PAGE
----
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How to pick the right financing to start a small business

Posted by Todd Davison on Jun 5, 2019 10:30:00 AM

When it comes to financing to start a small business, it’s important that you know what’s available to you so that you can realise your idea without leaving yourself personally vulnerable.

Of course, you’re quite entitled to dip into your savings to kick-start your venture, but funds can quickly run out that way.

According to a study by the now-defunct Geniac, the average UK start-up spends £22,756 in its first year. Meanwhile, figures quoted elsewhere suggest it can cost as much as £100,000 to start your own business. The costs you have to pay out will ultimately depend on the type of business and industry in which you intend to operate, and even where you are in the country.

 

Understanding your business costs

It’s no easy task, but it’s important that you try to define your costs when starting a small business. While it’s impossible to foresee all the costs you’ll have to pay out, you can generate a ballpark figure based on anticipated expenses such as product development, premises & vehicles, licence & permits, insurances & taxes and so on.

Due to the unpredictable nature of the first year of business, you should also factor in an allowance for unexpected costs, including those caused by payment delays, credit card fees, bank fees, and financial emergencies of any kind.

 

Weigh up your options

With an idea of what it’s going to cost to run your business for the first year of trading, you can start to consider how much money you’ll need to borrow and the best way to go about it.

It's common in the early stages for parents, siblings or friends to financially support your business. But borrowing money ‘close to home’ can go one of two ways. If your business proves to be an immediate success, you’ll be able to pay them back with a nice slice of interest on top. On the flipside, it might take your business a while before it’s in a position to reimburse them, which could present problems you could do without.

Another popular initial way of financing to start a small business is via the Government-backed Start Up Loan. Under the initiative, you can apply for a loan for anywhere in the region of £500 to £25,000 to start or grow your business. Start Up Loans are charged a fixed interest rate of 6% per year and you can repay it over a period of one to five years.

If, based on your cost calculations, you think you’re going to need more than £25,000 to survive your first year of trading (and beyond), you might want to consider a small business loan from one of the high-street banks. Some UK banks allow their business customers to borrow up to £50,000 (subject to approval), with borrowing terms of up to 10 years.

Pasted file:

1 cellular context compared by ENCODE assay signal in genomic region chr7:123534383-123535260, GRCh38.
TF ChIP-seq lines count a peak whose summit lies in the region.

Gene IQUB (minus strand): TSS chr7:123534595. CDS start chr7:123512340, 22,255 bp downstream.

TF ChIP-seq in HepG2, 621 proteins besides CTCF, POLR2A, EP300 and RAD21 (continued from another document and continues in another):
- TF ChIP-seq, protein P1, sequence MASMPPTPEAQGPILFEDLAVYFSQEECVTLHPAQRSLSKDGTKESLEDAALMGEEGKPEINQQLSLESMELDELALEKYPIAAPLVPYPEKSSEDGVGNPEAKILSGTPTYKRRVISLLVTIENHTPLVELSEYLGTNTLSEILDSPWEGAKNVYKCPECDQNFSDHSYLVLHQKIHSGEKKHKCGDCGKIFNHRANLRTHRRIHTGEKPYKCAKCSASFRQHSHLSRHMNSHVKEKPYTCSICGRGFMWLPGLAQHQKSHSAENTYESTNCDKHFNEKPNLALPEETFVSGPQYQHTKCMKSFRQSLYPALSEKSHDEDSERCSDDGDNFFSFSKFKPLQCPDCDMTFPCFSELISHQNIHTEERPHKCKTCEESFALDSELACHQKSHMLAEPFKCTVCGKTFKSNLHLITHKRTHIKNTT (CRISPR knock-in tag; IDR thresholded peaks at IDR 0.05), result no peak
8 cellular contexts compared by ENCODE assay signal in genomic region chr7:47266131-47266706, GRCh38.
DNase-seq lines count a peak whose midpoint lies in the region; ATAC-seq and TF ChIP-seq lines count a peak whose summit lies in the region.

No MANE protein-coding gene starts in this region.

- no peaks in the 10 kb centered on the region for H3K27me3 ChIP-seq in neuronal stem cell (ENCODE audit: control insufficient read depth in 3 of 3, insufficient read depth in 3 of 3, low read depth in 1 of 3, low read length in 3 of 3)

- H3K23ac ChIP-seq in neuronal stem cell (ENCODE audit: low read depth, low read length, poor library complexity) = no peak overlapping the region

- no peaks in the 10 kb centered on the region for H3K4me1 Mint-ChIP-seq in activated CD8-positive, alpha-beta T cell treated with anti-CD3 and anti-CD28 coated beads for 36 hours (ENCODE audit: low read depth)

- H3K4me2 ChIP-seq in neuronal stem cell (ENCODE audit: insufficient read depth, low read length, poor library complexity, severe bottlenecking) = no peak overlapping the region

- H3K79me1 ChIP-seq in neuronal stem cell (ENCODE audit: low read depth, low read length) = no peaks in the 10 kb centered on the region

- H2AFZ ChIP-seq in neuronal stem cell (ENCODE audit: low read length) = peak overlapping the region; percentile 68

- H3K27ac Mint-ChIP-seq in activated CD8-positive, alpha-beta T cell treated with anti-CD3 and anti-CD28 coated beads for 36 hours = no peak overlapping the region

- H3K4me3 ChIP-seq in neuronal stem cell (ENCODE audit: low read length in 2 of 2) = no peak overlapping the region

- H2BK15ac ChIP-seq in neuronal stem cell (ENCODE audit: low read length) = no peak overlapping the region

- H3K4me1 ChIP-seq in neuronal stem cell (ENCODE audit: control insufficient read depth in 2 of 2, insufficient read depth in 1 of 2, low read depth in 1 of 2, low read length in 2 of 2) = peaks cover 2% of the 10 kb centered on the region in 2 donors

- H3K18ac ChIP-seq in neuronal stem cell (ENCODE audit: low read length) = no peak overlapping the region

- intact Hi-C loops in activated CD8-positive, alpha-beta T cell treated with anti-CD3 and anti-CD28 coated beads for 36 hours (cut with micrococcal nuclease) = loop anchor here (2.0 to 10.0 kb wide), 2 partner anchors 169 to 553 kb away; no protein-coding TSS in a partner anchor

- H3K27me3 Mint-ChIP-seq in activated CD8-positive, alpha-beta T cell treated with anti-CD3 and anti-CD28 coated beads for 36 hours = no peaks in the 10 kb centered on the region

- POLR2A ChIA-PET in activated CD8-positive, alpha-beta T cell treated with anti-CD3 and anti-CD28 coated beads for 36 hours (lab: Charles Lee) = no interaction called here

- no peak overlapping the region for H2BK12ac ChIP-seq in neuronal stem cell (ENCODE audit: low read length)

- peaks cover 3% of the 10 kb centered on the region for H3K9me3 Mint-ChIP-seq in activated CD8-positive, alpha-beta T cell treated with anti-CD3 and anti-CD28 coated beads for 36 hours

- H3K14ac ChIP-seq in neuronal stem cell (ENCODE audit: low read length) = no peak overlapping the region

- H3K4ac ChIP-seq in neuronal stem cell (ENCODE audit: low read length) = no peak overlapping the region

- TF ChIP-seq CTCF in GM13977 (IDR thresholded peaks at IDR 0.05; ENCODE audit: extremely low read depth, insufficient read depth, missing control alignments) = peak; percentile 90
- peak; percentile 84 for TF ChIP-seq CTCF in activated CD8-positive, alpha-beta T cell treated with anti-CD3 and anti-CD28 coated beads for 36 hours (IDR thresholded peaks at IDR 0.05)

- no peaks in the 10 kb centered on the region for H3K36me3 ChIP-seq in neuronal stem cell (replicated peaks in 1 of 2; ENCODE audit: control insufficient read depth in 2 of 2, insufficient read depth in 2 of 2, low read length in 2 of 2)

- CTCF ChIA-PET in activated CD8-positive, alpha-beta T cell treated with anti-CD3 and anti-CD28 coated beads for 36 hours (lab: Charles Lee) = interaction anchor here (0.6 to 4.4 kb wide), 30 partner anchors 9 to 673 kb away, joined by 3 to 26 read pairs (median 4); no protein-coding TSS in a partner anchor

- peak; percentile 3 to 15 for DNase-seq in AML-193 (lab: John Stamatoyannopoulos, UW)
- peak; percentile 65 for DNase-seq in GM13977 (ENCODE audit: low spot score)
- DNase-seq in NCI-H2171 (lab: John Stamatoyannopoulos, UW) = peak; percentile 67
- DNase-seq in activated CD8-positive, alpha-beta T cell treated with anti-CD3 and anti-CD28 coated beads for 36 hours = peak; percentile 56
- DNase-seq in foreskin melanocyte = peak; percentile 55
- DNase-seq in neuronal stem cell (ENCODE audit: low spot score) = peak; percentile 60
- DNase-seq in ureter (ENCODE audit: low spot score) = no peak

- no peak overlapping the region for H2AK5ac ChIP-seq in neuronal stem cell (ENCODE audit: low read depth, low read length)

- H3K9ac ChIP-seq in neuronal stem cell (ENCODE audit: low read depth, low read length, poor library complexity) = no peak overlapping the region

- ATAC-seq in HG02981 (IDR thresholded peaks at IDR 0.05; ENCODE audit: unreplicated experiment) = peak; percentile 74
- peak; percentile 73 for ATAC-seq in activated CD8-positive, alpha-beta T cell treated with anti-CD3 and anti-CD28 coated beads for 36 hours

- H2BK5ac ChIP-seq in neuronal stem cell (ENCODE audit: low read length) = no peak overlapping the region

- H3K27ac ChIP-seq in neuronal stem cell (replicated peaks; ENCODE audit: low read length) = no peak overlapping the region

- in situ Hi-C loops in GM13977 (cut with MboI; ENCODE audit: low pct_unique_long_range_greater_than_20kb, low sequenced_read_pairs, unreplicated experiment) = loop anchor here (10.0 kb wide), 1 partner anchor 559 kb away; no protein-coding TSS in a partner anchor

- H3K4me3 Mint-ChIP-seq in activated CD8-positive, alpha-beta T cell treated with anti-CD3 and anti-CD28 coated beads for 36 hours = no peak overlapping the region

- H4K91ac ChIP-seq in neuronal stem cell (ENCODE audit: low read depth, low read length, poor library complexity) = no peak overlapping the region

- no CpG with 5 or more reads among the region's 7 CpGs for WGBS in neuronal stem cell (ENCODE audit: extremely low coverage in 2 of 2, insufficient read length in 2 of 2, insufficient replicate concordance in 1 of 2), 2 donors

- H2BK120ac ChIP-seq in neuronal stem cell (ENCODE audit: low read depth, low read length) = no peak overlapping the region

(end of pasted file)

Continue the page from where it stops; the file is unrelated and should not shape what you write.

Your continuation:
Picking the right financing to start a small business depends on your circumstances, credit rating, business experience, and funding needs. Take the time to go over all the business finance options before you decide to add leverage to the business.

 

Protecting your personal assets

Business owners are often put under substantial pressure to give Personal Guarantees to get their new business up and running or to secure crucial funding for an already established business.

In many cases, lenders will only agree to provide the necessary funds if the company’s obligations are supported by a Personal Guarantee from one or more of the individuals who own it.

Put simply, a Personal Guarantee places the director’s personal assets at risk should the borrower default. Therefore, Personal Guarantees shouldn’t be taken lightly or without a full understanding of the implications should the business not work out as you’d envisaged.

At the same time, if signing a Personal Guarantee is the difference between you being able to realise your dream of starting a business and not, you need to give it due consideration. Every business owner takes a risk when starting a company – it’s about being brave at the right time; weighing up the risk-reward element and moving forward with speed and sureness.

It’s also worth noting that, if you’re required to sign a Personal Guarantee to be able to borrow additional funds from a lender, you can moderate the risk with Personal Guarantee Insurance.

By covering the borrower’s risk in the event of a Personal Guarantee being called in, insurance guarantees lenders that a percentage (up to 80%) of their loan is repaid to them.

 

Purbeck Insurance is a specialist Personal Guarantee Insurance underwriter, authorised and regulated by the Financial Conduct Authority. We work alongside lenders and brokers to provide a bespoke insurance solution based on the lender’s individual requirements and risk profile. Please contact one of our specialists today to learn more on 0208 004 7250.

Topics: #pgi, #personalguarantee, #personalguaranteeinsurance, #commercial finance, #bankruptcy

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